DS18B20 Temperature Sensor with Raspberry Pi


The Raspberry Pi does not have any ADC (analogue to digital converter) pins in its GPIO, and so a digital temperature sensor should be used. The sensor of choice around the world is the Dallas DS18B20 1-Wire temperature sensor pictured above. They are relatively cheap, very easy to find, easy to use, and supply readings accurate to +/-0.5 degrees across the range -10 to +85 degrees Celcius.

In order to interface this with the Raspberry Pi we just need one resistor – a 4k7 which acts as a pull-up resistor – and connect everything up as shown below:

Connection diagram for ds18b20 1-wire temperature sensor to Raspberry Pi GPIO

Raspberry Pi and DS18B20 Temperature Sensor – Python

Log on to your Raspberry Pi, and at the command prompt enter the following:

sudo modprobe w1-gpio && sudo modprobe w1_therm
to load in the 1-wire communication device kernal modules required to use the temperature sensor.

(to avoid having to manually enter this command every time you re-boot your Pi, edit using nano or similar the file “/etc/modules” adding the lines w1-gpio, and w1_therm to the end of the file.)

May 6th 2015 Update
Since the Raspbian operating system was updated back at the end of January 2015 (kernel 3.18.8 and higher) which enabled Device Tree, the above steps do not result in the temperature sensor(s) being detected.

Now you need to enter the following at the command prompt:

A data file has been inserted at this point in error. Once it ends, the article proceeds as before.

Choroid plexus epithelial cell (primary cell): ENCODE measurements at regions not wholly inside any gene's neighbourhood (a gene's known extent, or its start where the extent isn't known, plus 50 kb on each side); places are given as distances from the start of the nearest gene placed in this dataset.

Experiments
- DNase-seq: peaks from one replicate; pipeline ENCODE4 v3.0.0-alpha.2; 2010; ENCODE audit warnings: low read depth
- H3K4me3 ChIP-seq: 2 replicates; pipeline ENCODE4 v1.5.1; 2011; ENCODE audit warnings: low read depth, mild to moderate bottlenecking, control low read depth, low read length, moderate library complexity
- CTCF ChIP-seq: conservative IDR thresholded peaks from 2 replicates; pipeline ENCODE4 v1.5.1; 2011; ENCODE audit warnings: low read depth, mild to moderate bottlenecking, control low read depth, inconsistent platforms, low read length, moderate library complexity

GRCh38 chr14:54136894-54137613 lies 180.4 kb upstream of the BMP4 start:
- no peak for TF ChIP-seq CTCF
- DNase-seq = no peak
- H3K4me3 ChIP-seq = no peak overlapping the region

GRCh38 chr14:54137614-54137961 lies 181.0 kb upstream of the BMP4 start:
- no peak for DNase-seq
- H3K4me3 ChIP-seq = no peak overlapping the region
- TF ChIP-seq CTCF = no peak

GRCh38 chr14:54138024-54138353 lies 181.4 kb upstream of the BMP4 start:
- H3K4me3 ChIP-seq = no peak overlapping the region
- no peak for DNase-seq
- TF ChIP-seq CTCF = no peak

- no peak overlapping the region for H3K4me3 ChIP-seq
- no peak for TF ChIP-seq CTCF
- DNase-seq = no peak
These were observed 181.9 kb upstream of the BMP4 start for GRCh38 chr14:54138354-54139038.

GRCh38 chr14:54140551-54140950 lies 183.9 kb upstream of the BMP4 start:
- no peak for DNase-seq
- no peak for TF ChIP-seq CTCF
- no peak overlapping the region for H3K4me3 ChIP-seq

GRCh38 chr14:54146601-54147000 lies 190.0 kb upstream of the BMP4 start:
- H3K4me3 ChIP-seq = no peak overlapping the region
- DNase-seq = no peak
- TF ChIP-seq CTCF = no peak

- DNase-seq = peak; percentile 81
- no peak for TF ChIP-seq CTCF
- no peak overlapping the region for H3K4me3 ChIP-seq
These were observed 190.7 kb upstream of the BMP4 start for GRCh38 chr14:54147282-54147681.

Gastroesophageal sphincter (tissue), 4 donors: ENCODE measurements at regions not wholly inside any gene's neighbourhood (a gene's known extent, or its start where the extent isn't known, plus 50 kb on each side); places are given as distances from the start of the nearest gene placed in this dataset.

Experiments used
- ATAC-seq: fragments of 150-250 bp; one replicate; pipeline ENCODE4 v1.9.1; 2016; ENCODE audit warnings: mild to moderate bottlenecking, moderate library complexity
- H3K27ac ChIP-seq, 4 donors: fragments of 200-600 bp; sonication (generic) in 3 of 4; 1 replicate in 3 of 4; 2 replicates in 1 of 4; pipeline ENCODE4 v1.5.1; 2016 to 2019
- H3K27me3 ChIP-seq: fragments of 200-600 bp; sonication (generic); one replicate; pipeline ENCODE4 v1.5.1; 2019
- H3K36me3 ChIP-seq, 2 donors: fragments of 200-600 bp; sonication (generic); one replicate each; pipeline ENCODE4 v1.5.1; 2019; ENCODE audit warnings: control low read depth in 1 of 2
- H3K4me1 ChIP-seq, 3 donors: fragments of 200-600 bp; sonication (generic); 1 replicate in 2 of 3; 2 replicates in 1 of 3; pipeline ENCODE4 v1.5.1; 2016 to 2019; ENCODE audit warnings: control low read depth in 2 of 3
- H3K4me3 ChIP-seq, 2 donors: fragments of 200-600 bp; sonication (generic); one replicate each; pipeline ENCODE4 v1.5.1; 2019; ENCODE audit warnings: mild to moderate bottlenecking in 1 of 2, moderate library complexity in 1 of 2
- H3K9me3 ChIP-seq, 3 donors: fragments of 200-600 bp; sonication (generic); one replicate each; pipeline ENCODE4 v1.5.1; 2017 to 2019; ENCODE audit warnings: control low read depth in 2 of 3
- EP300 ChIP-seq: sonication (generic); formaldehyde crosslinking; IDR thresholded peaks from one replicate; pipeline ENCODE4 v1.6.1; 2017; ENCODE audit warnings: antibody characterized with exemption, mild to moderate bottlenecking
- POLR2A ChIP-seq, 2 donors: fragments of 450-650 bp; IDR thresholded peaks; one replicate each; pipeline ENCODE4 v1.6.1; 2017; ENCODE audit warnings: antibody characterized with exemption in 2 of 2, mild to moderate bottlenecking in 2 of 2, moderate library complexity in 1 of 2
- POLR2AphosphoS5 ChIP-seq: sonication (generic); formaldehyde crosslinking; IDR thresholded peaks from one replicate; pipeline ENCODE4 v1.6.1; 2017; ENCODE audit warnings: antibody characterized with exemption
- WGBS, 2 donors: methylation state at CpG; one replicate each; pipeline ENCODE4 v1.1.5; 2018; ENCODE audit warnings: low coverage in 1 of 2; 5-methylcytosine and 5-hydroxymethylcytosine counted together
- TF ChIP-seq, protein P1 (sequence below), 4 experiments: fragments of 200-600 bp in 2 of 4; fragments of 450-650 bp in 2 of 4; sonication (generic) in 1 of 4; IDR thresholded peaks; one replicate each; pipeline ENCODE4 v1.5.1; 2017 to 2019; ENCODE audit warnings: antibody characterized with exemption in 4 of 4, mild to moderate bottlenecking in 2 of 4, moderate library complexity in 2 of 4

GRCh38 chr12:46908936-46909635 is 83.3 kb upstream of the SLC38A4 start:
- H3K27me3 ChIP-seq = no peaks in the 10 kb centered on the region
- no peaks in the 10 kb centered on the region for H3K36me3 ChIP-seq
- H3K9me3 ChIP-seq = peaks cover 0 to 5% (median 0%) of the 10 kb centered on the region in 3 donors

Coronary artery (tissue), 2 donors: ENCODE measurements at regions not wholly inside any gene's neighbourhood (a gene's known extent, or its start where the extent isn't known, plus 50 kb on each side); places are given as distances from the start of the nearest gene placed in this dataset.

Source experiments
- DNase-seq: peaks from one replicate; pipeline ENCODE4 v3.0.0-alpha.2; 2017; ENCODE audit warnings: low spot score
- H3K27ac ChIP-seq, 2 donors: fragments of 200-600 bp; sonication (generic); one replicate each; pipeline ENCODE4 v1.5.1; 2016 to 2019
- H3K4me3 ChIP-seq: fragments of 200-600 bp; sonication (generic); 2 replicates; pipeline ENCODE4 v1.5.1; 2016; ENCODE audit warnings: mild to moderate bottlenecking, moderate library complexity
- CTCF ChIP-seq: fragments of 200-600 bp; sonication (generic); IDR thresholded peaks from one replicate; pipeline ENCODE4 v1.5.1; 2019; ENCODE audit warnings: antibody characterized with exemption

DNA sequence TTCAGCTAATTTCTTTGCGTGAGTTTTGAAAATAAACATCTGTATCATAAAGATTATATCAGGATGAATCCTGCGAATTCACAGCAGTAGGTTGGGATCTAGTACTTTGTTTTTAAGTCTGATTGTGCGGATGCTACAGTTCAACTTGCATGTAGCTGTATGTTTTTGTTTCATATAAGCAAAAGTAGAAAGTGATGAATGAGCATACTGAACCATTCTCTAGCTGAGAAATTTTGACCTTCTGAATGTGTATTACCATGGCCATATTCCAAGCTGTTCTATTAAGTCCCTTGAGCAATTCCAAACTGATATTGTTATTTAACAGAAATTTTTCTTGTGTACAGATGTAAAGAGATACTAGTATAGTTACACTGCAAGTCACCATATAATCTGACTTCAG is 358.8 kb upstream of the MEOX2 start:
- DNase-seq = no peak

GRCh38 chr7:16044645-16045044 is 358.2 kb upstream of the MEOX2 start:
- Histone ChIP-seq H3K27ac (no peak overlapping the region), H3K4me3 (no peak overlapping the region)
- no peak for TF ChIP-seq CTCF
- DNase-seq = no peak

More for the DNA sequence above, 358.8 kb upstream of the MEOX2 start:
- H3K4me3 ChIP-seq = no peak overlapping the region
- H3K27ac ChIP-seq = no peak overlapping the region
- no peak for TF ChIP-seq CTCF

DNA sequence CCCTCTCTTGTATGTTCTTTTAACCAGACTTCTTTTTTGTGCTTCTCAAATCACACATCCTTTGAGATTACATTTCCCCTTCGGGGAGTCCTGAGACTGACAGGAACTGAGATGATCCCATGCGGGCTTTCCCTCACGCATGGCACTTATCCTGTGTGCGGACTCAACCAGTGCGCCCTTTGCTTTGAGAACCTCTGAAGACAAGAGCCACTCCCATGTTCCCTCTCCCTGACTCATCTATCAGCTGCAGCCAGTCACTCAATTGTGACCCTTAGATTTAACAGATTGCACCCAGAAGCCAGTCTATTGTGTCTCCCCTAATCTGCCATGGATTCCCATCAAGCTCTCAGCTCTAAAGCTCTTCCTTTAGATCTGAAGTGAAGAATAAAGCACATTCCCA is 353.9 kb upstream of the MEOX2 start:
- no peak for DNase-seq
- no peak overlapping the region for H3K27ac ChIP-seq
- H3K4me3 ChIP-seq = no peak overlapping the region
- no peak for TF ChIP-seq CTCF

sudo nano /boot/config.txt

to open the /boot/config.txt file for editing. Then scroll down to the bottom of the file, and add the line:


Ctrl-X to save the amended file.
Finally reboot the Raspberry Pi so that the changes take effect.

Now at the command prompt enter:

ls -l /sys/bus/w1/devices/

to see a list of the devices currently connected to your Raspberry Pi.

Your temperature sensor will appear with an address in the format 28-00000xxxxxx. Below you can see that our temperature sensor address was 28-00000283c6cd. Each DS18B20 temperature sensor has a unique hard-coded address so that you can connect up multiple temperature sensors when required and still read them individually.

Find your DS18B20 temperature sensor on your Raspberry Pi

Having found your temperature sensor, type in the following at the command prompt to open the sensor file and view the temperature reading:

cat /sys/bus/w1/devices/28-00000283c6cd/w1_slave

(making sure to substitute in the address for your own temperature sensor of course.)

Above we can see that the output from this command is two lines of data. At the end of the second line after “t=” is a numerical value. This value is 1000 times the temperature of the sensor in degrees Celcius. Therefore in our example where we see t=24812, the temperature readings was 24812/1000=24.812 degrees Celcius.

Reading temperatures from the command line like this is not very useful. In general we will want the temperature to be measured at regular intervals and either displayed somewhere or logged in a file for later analysis. In order to achieve this we need to write a script. Here is our Python script to measure and display the temperature once every second:

Python script to read temperature from ds18b20 1-wire temperature sensor every second and display it.

Without going into great detail (click here if you want to learn Python), once per second this script reads in the temperature sensor file, gets the second line, splits it into its space-delimited elements, gets the tenth of these elements (denominated ‘9’ since ‘0’ is the first element), dumps the first two characters (“t=”) of this element, and turns what remains (24812 in our example) from a string into a numerical value which is then divided by 1000 to give us the temperature which is then printed to the screen.